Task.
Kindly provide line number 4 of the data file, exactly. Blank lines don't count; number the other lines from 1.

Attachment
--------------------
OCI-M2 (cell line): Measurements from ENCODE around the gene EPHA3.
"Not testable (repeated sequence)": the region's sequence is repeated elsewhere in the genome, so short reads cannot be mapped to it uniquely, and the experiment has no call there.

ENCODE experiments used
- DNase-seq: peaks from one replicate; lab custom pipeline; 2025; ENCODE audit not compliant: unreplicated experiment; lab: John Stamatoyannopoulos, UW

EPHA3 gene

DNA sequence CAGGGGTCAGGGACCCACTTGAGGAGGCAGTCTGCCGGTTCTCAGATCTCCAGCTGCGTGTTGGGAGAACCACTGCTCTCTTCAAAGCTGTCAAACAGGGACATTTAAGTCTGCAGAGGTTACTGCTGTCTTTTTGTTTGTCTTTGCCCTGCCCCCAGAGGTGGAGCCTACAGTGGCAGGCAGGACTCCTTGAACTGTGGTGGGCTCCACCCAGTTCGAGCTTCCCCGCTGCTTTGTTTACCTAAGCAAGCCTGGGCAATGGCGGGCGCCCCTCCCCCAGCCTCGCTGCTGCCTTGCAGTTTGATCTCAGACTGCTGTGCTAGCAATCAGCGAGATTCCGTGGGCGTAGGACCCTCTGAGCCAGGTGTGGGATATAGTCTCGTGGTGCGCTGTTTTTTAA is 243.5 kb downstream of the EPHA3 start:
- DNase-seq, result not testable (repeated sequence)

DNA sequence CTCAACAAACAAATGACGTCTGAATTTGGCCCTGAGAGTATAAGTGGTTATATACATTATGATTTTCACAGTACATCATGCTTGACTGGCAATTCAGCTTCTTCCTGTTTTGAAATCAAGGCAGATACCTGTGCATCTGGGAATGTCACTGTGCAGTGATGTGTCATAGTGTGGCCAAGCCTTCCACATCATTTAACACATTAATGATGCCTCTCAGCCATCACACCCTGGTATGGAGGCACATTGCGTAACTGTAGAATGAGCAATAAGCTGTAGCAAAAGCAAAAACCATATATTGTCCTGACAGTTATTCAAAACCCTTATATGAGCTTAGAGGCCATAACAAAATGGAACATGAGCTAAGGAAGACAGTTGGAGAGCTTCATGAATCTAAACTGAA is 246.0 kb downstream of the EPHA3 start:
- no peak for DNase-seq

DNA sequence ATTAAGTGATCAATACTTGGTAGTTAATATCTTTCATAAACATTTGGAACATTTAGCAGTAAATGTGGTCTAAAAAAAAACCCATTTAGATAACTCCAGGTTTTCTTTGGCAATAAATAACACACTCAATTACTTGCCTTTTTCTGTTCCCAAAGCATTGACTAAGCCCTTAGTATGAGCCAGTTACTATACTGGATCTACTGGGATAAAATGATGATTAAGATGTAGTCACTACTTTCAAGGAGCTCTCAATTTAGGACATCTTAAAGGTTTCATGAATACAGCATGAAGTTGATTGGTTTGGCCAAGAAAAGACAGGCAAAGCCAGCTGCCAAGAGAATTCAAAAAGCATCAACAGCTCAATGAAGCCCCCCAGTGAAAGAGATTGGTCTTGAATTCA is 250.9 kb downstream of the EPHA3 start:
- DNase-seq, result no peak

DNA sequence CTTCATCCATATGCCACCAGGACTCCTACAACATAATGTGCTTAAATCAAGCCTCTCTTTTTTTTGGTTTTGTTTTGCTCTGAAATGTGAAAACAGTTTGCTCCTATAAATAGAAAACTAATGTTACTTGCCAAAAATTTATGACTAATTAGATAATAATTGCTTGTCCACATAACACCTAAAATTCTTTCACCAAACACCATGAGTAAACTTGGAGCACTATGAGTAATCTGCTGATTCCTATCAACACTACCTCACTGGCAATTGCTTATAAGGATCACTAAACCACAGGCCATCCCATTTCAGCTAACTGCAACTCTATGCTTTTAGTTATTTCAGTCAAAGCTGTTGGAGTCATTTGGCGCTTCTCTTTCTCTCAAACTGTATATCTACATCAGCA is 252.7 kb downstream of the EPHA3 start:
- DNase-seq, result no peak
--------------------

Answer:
- DNase-seq: peaks from one replicate; lab custom pipeline; 2025; ENCODE audit not compliant: unreplicated experiment; lab: John Stamatoyannopoulos, UW